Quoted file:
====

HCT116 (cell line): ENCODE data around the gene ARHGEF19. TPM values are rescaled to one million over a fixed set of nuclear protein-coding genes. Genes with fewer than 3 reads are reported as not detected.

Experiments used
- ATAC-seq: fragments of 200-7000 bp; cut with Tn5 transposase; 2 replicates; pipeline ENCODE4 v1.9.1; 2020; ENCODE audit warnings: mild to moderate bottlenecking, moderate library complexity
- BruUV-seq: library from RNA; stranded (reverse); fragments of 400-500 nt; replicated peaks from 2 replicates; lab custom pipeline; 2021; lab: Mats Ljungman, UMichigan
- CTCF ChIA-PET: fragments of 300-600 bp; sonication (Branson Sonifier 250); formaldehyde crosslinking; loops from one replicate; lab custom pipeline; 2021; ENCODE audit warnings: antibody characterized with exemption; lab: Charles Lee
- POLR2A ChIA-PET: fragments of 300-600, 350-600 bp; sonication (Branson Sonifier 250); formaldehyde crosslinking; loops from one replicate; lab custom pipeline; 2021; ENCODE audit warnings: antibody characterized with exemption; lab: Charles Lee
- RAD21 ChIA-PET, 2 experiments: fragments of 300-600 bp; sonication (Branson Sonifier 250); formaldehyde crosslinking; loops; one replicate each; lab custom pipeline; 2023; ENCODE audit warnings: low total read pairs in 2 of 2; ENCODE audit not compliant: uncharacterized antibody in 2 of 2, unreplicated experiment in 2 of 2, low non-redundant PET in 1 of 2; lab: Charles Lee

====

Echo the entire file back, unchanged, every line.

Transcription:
HCT116 (cell line): ENCODE data around the gene ARHGEF19. TPM values are rescaled to one million over a fixed set of nuclear protein-coding genes. Genes with fewer than 3 reads are reported as not detected.

Experiments used
- ATAC-seq: fragments of 200-7000 bp; cut with Tn5 transposase; 2 replicates; pipeline ENCODE4 v1.9.1; 2020; ENCODE audit warnings: mild to moderate bottlenecking, moderate library complexity
- BruUV-seq: library from RNA; stranded (reverse); fragments of 400-500 nt; replicated peaks from 2 replicates; lab custom pipeline; 2021; lab: Mats Ljungman, UMichigan
- CTCF ChIA-PET: fragments of 300-600 bp; sonication (Branson Sonifier 250); formaldehyde crosslinking; loops from one replicate; lab custom pipeline; 2021; ENCODE audit warnings: antibody characterized with exemption; lab: Charles Lee
- POLR2A ChIA-PET: fragments of 300-600, 350-600 bp; sonication (Branson Sonifier 250); formaldehyde crosslinking; loops from one replicate; lab custom pipeline; 2021; ENCODE audit warnings: antibody characterized with exemption; lab: Charles Lee
- RAD21 ChIA-PET, 2 experiments: fragments of 300-600 bp; sonication (Branson Sonifier 250); formaldehyde crosslinking; loops; one replicate each; lab custom pipeline; 2023; ENCODE audit warnings: low total read pairs in 2 of 2; ENCODE audit not compliant: uncharacterized antibody in 2 of 2, unreplicated experiment in 2 of 2, low non-redundant PET in 1 of 2; lab: Charles Lee